The fire, which began in a basement kitchen, quickly spread through the three-story building in the Towson Crossing apartment complex on Dowling Circle. Firefighters arrived shortly after the 6:15 p.m. 911 call. The blaze quickly escalated to a total of four alarms. Mark Falkenhan arrived with the Lutherville Volunteer Fire Co. and entered the building with his partner, Dennis Fulton. The pair were on the third floor when it’s believed they were suddenly overwhelmed by a huge burst of flames known as a “flashover.”   Fulton escaped by diving off the balcony and sliding face first down a ladder. But Falkenhan did not make it out.  The 43-year-old husband and father of two signaled a “Mayday” distress call at 6:47 p.m. and rescue workers quickly returned to the third floor. They pulled Falkenhan out of the building, down the ladder and performed advanced life support measures.
He was transported to St. Joseph Medical Center, where he was pronounced dead. Gladys Falkenhan said she trusts that the firefighters on the scene did everything to save her husband. She also knows he would have done the same for his fellow firefighters. “He cared for everyone that he ever met,” Mrs. Falkenhan said. “Everyone he met was his friend and was so loved. We’re all going to miss him.” Outside the fire department, Mark Falkenhan’s main passion was his family and spending time with his two sons. Mr. Falkenhan enjoyed watching his sons play soccer and lacrosse.
He was also an avid Navy football fan and held season tickets to their games for many years. Along with his wife and sons, Mr. Falkenhan is survived by his father, Casper Falkenhan; his sister, Mary Lou Farnsworth; a brother, Eric Falkenhan; his mother-in-law, Etta Emkey; his brother-in-law, John Emkey and several nieces and nephews. Mr. Falkenhan’s mother Gloria Falkenhan (nee Gray) passed away in 2008 while his father-in-law, Edwin Emkey Sr. died last month. Viewings for Mark Falkenhan will be from 2-4 p.m. and 6 -8 p.m. on Saturday and Sunday at the Ruhl Armory, 1035 York Road in Towson.
Funeral services will take place at 11 a.m. on Monday at the Cathedral of Mary Our Queen, 5200 N. Charles Street in Baltimore.
In lieu of flowers, donations can be made to the National Fallen Firefighters Foundation or the Baltimore County Fallen Firefighters Foundation.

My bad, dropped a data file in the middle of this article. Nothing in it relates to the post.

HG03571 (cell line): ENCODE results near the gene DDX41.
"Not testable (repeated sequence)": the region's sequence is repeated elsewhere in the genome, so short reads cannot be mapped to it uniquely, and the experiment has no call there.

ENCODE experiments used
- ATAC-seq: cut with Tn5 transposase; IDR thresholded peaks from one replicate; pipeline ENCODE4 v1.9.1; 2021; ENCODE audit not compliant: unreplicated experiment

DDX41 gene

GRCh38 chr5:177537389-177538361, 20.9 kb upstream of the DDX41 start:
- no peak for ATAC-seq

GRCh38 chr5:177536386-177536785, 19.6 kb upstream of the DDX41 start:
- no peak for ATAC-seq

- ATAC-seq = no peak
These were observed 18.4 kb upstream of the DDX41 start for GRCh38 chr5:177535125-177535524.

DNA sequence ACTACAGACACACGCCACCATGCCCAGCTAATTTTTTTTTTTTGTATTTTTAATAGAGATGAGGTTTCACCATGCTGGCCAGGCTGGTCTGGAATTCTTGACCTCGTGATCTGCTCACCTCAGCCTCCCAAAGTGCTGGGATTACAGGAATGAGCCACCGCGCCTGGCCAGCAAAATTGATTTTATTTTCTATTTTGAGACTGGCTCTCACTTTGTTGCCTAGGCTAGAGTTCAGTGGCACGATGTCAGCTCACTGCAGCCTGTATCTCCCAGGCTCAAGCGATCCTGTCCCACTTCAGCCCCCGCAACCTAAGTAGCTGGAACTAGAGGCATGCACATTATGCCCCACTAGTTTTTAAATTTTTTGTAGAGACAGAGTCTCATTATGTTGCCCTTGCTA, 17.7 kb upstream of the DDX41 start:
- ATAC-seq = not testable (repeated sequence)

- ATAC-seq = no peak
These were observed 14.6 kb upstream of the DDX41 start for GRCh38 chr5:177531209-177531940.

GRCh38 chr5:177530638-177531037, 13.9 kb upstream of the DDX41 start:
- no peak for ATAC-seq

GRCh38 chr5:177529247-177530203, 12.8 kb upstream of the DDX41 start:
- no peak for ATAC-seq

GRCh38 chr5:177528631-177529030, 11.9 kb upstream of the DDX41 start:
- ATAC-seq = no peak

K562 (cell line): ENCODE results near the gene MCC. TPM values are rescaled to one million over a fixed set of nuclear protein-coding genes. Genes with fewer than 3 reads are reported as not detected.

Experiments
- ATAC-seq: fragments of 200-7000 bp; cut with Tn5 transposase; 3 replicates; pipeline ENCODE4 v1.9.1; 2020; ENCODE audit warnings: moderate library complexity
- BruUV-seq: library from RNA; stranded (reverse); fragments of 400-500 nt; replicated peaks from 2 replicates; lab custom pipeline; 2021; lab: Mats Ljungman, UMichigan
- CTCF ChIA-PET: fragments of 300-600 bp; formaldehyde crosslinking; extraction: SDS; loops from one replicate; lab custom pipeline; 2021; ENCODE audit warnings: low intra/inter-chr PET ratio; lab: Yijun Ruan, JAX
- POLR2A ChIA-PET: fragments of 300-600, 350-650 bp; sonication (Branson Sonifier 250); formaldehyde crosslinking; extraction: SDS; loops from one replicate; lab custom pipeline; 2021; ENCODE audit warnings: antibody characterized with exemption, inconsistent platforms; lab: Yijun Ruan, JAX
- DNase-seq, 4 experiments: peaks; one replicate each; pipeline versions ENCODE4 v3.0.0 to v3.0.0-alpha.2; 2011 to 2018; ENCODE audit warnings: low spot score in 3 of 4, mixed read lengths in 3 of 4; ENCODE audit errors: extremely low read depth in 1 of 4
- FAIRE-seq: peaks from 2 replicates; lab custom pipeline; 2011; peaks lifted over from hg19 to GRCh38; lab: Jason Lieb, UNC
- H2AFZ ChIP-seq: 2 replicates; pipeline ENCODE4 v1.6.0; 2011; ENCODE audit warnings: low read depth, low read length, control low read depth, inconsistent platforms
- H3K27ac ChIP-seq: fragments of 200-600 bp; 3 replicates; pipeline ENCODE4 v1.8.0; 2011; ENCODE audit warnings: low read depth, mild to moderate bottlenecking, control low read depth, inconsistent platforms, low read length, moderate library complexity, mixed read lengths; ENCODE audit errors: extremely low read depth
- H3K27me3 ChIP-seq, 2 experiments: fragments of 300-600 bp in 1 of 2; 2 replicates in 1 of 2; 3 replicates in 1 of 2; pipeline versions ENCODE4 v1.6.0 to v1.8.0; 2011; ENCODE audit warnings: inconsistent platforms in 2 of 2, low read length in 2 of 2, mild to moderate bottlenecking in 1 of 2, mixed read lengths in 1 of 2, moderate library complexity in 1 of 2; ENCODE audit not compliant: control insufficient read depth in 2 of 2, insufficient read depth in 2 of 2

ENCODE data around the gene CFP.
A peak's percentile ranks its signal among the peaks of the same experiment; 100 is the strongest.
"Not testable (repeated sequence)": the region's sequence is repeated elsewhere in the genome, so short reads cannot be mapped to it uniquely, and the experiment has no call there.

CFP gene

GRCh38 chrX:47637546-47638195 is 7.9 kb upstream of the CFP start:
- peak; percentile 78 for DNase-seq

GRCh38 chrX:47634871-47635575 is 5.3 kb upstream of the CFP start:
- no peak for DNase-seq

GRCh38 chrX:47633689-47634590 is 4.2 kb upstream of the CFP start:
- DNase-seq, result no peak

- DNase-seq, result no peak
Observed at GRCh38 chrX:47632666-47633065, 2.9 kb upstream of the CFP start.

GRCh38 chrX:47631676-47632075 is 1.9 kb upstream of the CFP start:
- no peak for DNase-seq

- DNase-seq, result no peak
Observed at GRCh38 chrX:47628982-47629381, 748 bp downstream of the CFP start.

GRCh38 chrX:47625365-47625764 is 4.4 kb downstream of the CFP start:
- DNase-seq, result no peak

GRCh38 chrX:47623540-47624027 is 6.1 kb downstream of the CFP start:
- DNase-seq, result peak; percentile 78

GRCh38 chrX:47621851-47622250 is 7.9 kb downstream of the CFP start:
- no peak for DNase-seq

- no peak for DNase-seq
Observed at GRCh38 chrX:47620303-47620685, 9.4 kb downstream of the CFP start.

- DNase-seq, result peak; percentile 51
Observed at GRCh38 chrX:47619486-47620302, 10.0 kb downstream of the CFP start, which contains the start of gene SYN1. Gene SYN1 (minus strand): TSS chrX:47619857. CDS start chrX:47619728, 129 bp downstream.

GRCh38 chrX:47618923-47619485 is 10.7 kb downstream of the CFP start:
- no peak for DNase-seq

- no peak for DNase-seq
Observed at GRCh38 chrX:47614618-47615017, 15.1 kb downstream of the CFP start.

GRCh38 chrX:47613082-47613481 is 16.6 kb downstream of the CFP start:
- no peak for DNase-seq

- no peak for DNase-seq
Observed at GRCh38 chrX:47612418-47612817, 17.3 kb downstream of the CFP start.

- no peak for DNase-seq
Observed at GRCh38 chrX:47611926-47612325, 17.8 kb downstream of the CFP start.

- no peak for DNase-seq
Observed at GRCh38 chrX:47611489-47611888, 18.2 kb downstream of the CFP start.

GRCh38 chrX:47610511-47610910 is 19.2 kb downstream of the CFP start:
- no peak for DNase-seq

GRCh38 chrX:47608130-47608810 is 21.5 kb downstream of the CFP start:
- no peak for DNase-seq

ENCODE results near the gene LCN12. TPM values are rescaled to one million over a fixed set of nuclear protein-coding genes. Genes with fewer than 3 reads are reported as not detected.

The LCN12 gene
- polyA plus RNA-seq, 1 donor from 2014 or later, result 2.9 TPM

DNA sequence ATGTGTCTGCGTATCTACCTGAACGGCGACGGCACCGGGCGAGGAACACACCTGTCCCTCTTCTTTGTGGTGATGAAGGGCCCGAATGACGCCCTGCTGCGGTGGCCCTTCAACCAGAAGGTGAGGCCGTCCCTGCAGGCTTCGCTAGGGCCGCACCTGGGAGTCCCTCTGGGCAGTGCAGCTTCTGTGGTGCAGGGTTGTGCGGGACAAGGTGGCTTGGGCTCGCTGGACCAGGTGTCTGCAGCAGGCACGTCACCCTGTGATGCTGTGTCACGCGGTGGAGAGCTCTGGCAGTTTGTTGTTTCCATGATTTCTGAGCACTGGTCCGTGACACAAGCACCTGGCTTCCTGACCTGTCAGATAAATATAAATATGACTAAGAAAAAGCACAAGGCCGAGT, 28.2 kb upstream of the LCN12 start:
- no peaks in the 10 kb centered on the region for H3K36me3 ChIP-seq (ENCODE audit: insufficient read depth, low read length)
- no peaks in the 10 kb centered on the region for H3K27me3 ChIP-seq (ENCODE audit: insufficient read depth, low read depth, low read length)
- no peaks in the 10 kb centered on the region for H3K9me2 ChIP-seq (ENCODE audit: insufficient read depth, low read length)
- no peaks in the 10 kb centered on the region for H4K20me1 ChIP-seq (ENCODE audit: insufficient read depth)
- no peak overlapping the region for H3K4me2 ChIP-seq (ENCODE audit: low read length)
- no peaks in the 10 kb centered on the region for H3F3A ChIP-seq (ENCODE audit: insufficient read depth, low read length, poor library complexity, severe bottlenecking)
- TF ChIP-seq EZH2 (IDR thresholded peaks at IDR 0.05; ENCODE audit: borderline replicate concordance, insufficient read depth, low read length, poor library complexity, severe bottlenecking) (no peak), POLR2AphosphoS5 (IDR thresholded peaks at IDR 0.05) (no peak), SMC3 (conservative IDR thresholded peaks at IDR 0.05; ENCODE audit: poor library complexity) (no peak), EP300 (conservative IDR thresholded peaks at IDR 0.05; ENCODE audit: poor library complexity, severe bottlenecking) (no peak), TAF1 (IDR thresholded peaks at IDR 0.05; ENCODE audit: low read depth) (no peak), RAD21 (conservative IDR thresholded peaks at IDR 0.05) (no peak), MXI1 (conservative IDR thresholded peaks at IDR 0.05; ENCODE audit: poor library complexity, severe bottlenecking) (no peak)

Mark Falkenhan was also an Emergency Services Specialist with the United States Secret Service. He began work there in 2006. According to the USSS, “As part of the Emergency Medicine Section at the James J. Rowley Training Center, he was not only responsible for providing emergency medicine, rescue and fire-fighting services at the training facility, but was responsible for training Secret Service agents,officers and other critical response employees to respond to life threatening incidents.”

Statement from U.S. Secret Service Director Mark Sullivan on the death of Emergency Services Specialist Mark Falkenhan:

On Wednesday evening, January 19, the U.S. Secret Service lost not only a dedicated employee, but a close friend, colleague and public servant. Mark Falkenhan, a four-year employee of the Secret Service and a firefighter with the Lutherville Volunteer Fire Company, died while responding to a four-alarm fire in Maryland. Mark is one of many Secret Service employees who volunteer their off-duty time to local fire and emergency rescue departments. Mark’s devotion to public service was indicative of the strength of character he possessed and we share in the grief of his loss. The Secret Service family is focused on supporting Mark’s family and colleagues through this difficult time.  


Credit Doug Donovan


Credit Doug Donovan


Credit Doug Donovan


Credit Doug Donovan



Filed Under: In the Streets


RSSComments (0)

Trackback URL

Leave a Reply

You must be logged in to post a comment.